This is where options get messy. You see, I’d love to watch Kyle Bouman progress into a weekend starter but, if he does, is that simply saying that we have a lack of options, or has he really progressed? At any rate, Bouman definitely has the ability to become a starter and we hope that this happens. If somehow it does NOT happen there are several great options to choose from. This is only with the hope that the MLB draft (WHICH IS TODAY!) works out well for us. “Working out well” for LSU would be defined as the quartet of incoming freshman pitchers (Jake Latz, Jake Godfrey, Mac Marshall Alex Lange) not being selected until after the 10th round. The likelihood of all of them pushing back that far is close to nil. But, it’s likely that we’ll come out with at least three of those five which would be terrific.
Mac Marshall is the least likely to make his way to campus this fall as he’s projected to go in the first five rounds by most experts. Also high on scouts’ lists are Alex Lange and Jake Godfrey but they fall somewhere in the grey area of draftees, anywhere from the 6th to the 12th round. So, we will have to see how this weekend and likely the summer signing period shakes out to further solidify our pitching rotation. But, for now, we can say that Bouman has the job to lose.
Starting Pitcher — Number 3/4 Option
Not withstanding the barrage of impactful players mentioned above, two men who could also fill these roles happen to be the same three men who were all on the IR this year: Hunter Newman, Christian Palaez and Russell Reynolds. All three, except for Palaez, have seen some live game action with LSU. In those games they have shined. Palaez is more of a question mark, but he showed great potential coming out of high school. Alden Cartwright, if his abilities continue to progress over the summer, would also have to be considered. Especially with the work he did during the closing days of the regular season.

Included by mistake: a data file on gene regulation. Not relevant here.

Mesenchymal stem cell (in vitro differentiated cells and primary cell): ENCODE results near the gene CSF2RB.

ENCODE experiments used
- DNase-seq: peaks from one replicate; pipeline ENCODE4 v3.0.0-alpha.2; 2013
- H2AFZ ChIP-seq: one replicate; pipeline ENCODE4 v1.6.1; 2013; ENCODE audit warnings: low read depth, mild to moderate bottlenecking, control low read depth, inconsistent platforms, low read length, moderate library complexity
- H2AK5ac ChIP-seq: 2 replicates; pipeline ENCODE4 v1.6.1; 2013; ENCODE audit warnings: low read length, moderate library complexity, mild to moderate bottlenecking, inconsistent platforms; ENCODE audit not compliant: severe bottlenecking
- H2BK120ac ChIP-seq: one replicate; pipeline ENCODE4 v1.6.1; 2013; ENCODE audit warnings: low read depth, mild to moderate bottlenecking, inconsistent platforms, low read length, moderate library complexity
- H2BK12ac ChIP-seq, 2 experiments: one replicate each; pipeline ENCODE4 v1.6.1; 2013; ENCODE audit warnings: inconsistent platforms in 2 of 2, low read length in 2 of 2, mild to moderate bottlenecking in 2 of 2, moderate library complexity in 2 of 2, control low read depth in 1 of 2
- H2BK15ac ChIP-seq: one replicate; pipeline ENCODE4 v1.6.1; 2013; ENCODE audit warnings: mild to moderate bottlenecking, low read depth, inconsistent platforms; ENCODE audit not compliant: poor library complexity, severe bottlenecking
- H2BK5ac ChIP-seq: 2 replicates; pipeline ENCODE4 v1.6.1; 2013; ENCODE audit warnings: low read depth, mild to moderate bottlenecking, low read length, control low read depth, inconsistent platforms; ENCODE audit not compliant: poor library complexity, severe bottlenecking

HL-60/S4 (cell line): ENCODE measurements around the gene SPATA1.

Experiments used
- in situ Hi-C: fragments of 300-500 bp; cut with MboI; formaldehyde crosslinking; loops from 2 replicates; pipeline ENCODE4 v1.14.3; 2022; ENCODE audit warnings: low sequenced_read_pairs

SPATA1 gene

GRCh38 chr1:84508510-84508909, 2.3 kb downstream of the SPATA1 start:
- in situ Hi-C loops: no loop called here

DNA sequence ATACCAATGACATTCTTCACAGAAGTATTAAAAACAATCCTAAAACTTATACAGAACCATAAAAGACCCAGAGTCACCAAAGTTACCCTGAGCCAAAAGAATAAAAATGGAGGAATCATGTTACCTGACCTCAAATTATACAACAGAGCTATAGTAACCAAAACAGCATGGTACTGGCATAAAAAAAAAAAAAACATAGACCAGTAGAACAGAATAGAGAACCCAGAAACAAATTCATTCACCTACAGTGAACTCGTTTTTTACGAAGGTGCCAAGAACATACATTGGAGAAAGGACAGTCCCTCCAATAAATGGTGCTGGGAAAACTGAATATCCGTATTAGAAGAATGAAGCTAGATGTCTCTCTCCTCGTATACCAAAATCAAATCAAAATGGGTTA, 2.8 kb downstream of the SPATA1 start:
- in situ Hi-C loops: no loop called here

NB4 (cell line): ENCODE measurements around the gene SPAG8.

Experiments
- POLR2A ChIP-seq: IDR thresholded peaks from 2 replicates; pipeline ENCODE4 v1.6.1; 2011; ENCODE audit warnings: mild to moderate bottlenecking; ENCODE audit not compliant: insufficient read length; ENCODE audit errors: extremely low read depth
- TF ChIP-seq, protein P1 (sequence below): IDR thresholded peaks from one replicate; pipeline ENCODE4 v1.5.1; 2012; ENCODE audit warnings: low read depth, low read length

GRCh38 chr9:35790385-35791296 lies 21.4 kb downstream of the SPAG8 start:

Joe Broussard obviously has an open invitation to fill the closer’s role if he decides not to turn pro. If he does turn pro, it is likely the closer role would be filled by a committee early on in 2015 until someone from that group rises above the rest as the regular season progresses. The likely committee members could be comprised of: Parker Bugg, Zac Person, Hunter Devall and Henri Faucheux as they all chipped in with setup roles at some point this year.
As the summer progresses, look out for summer league assignments and statistics on Tiger players and commitments. And, as always, GEAUX TIGERS!!!!